Now when people utter the phrase ‘Olympic champion’ within earshot, Captain Stanning catches herself:

I always think they’re talking about someone else,” she says.

Since the Games, Captain Stanning has been recognised in a variety of remote locations. On a train in Cornwall, two old ladies told her that despite knowing nothing about sport, they’d been glued to the TV.

Life changed overnight after that race and Captain Stanning has barely set foot in a boat since:

I’ve been enjoying time off and letting my body recover because it’s quite stressful on the body and it’s nice to get out and do other things.

Captain Stanning is aware of the huge media interest and is keen to be a role model that youngsters can look up to. She believes that winning gold has boosted her confidence, and, with no shortage of offers pouring in, she visits schools where teachers play a DVD of her triumph and chats to youngsters, disarmed by their out-of-the-mouths-of-babes approach:

The kids are brilliant and ask all sorts of questions from how fast the boat goes to do I like the person I row with, which was funny,” she smiles.

So is it possible that having proved her military credentials, she will then take up oars again in time for Rio?

Well, that’s my plan at the moment. I’ve just got to prove that I’m good enough to do that. I’m keeping my military career going and having a year to just keep fit and healthy, do other things, and then get back into the fold of rowing and work towards Rio.

Although resigning her Army commission was an option, Captain Stanning says:

I joined the Army for various reasons and a lot are still true. There are things that I want to achieve so I wasn’t quite ready to give up my dream yet which is why I’m going to try to keep the two going together.

Now a junior operations officer, Captain Stanning is focused on getting troops trained up to go on tour and hopes to go to Afghanistan in 2013. For now though, she is finding her feet:

I’m finding out all the military things I should know and do. The uniform has changed, so getting a new uniform, reorientating myself, and I’ve got a lot to learn about the changes since I’ve been away so I’ve been doing a lot of reading up.

Ask if she accessorised her uniform with a certain gold medal, she nods:

I didn’t wear it round my neck but I did carry it because all the soldiers want to see it!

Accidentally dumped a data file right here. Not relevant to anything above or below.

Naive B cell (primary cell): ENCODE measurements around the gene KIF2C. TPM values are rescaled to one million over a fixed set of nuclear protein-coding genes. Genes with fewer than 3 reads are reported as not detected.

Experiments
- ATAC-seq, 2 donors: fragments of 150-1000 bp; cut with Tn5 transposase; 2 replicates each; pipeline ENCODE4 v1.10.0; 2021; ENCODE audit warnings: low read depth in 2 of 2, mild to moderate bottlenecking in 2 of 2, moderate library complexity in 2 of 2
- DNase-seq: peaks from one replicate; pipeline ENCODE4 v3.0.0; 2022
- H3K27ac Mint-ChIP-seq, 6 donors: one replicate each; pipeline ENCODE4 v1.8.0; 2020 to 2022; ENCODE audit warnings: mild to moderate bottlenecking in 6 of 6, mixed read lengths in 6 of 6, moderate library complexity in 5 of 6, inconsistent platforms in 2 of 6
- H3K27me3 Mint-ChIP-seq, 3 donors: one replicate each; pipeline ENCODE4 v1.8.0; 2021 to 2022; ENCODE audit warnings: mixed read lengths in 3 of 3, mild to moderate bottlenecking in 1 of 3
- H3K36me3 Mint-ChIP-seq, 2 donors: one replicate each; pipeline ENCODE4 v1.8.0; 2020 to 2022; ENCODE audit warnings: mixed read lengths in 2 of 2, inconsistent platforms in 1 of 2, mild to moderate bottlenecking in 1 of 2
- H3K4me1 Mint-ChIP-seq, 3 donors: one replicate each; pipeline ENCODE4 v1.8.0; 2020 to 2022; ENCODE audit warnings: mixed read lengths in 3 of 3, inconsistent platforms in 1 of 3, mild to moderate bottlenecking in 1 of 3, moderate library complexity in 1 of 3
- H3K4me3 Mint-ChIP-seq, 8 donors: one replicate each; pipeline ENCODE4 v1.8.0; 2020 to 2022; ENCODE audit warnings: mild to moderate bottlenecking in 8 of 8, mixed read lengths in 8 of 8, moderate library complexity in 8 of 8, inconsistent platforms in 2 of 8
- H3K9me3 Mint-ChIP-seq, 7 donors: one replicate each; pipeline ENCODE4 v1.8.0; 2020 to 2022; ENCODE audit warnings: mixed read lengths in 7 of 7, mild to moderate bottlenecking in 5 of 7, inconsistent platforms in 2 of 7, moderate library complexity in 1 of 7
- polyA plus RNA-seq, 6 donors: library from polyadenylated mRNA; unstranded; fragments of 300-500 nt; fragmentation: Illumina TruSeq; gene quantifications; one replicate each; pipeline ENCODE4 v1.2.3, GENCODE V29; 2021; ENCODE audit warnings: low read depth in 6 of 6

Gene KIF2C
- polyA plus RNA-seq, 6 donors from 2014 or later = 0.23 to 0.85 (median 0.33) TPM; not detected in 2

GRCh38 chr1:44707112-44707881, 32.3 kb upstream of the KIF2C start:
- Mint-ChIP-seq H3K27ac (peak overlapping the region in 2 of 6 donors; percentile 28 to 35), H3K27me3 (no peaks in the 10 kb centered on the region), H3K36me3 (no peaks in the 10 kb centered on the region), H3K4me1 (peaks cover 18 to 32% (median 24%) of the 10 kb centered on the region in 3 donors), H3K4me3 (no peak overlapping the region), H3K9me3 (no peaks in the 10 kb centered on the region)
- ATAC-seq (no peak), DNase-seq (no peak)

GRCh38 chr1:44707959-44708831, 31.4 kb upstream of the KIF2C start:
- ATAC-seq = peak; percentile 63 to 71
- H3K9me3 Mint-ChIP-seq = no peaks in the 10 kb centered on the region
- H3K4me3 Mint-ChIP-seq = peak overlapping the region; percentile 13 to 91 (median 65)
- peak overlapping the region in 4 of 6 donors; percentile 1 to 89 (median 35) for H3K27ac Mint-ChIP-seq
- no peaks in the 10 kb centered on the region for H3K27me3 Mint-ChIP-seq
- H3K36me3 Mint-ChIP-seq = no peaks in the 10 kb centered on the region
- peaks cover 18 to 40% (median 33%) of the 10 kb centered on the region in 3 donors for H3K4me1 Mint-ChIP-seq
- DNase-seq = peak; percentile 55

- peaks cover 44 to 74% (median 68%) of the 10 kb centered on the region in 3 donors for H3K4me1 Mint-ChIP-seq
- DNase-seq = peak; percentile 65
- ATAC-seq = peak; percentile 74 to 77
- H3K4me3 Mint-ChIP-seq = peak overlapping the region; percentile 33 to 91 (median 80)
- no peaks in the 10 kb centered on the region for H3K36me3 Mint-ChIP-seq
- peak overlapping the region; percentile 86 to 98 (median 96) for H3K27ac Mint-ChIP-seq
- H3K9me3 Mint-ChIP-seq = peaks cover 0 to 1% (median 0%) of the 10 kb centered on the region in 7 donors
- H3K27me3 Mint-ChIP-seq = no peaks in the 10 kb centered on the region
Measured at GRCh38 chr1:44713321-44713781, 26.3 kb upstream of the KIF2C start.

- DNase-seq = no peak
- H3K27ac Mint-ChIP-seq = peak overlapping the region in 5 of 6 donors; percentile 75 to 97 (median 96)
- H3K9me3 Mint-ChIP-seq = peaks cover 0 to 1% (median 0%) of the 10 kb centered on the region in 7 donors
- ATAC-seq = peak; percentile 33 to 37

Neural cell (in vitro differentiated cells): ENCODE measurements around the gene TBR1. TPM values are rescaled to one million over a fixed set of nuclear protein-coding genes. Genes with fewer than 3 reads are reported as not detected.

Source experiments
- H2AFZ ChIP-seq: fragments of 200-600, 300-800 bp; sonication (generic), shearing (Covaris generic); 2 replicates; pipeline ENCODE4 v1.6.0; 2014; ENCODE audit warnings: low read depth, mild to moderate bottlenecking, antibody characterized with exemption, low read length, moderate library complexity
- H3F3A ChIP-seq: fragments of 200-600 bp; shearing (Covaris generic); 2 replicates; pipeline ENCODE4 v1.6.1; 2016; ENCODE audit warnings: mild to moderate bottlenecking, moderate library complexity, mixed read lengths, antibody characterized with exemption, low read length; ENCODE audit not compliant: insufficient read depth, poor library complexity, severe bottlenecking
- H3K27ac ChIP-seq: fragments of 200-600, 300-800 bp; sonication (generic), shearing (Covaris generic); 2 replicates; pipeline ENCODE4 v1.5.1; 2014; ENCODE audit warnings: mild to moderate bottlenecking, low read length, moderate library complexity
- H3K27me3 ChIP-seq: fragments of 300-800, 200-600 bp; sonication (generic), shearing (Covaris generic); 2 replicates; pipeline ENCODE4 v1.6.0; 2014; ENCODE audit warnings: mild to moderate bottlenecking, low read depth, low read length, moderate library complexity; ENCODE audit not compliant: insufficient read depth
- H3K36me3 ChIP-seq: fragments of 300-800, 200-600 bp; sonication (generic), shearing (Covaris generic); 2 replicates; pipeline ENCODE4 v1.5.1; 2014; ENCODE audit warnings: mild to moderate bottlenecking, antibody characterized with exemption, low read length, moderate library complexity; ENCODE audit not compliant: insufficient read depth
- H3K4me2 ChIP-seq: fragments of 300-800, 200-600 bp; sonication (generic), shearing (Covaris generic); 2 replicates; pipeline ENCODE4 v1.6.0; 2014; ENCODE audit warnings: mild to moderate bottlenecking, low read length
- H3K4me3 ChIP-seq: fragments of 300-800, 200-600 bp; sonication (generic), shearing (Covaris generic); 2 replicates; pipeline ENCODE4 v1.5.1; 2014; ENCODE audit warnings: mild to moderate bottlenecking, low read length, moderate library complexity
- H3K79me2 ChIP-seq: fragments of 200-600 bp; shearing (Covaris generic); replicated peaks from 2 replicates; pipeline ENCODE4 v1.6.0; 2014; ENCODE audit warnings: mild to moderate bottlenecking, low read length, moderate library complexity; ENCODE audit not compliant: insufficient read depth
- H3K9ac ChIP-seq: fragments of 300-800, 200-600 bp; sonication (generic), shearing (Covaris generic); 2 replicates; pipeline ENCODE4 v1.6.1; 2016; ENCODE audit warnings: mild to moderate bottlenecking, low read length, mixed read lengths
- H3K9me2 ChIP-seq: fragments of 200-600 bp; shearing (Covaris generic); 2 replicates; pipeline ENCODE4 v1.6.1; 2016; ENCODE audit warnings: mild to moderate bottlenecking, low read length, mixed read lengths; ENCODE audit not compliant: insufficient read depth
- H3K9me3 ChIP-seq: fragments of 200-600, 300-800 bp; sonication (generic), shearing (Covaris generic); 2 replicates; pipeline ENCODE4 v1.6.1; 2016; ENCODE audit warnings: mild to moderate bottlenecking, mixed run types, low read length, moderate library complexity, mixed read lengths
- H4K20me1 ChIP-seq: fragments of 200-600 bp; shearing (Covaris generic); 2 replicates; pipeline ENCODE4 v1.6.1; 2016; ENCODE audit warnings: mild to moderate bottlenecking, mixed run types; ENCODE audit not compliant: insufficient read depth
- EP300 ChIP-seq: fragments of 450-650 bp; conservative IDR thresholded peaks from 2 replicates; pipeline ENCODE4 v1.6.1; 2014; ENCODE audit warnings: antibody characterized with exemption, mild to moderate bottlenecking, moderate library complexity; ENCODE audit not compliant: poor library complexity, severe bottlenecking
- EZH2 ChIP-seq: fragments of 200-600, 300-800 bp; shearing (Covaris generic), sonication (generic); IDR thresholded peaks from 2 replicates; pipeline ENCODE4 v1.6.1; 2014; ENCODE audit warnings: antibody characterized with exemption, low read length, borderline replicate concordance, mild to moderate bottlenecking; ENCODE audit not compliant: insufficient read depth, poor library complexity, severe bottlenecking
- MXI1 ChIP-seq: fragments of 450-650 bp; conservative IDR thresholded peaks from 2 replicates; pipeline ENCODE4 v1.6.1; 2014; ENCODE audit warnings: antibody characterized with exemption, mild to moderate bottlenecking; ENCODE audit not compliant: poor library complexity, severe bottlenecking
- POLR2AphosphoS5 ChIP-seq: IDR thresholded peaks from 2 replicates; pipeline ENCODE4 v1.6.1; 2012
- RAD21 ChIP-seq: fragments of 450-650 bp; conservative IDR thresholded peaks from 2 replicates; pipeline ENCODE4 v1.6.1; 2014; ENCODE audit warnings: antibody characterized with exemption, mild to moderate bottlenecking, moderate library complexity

As the Army’s only serving female Olympian, do people treat her differently?

I suppose it is unique,” considers Captain Stanning. “But I don’t think they’re awestruck. Quite a few knew me before but they’re just really pleased for me and I’m really glad that they get to hold it [her medal] as well.

She carries her gold medal on her person constantly:

I keep it with me most of the time, otherwise it’s locked up in the Mess,” she says. “It’s not locked in a bank vault but that’s mainly because I want to be able to access it and show people.

Captain Stanning shrugs off the prospect that the greatest moment of her life may be behind her at just 27:

Well it’s definitely the best moment of my life so far but there are definitely other challenges out there that I will hopefully deem equally as good in years to come.

Back with 32 Regt RA, Captain Stanning still holds military ambitions:

I want to fulfill all the things I joined the Army for, goals like having roles of command and opportunities to do things with an incredible bunch of people. Soldiers are highly motivated individuals and disciplined about what they’re doing. It’s a real honour just to work alongside these people and to be a leader of any of them is amazing and something I still want to do.

I’m going to keep working towards it and I know my peers are very competitive within this regiment so I want to make sure I do a good job within the next couple of years. I’m incredibly grateful for all the support I’ve had from the Army and wider military and so much looking forward to getting back to work and being part of it all again.

Published 11 October 2012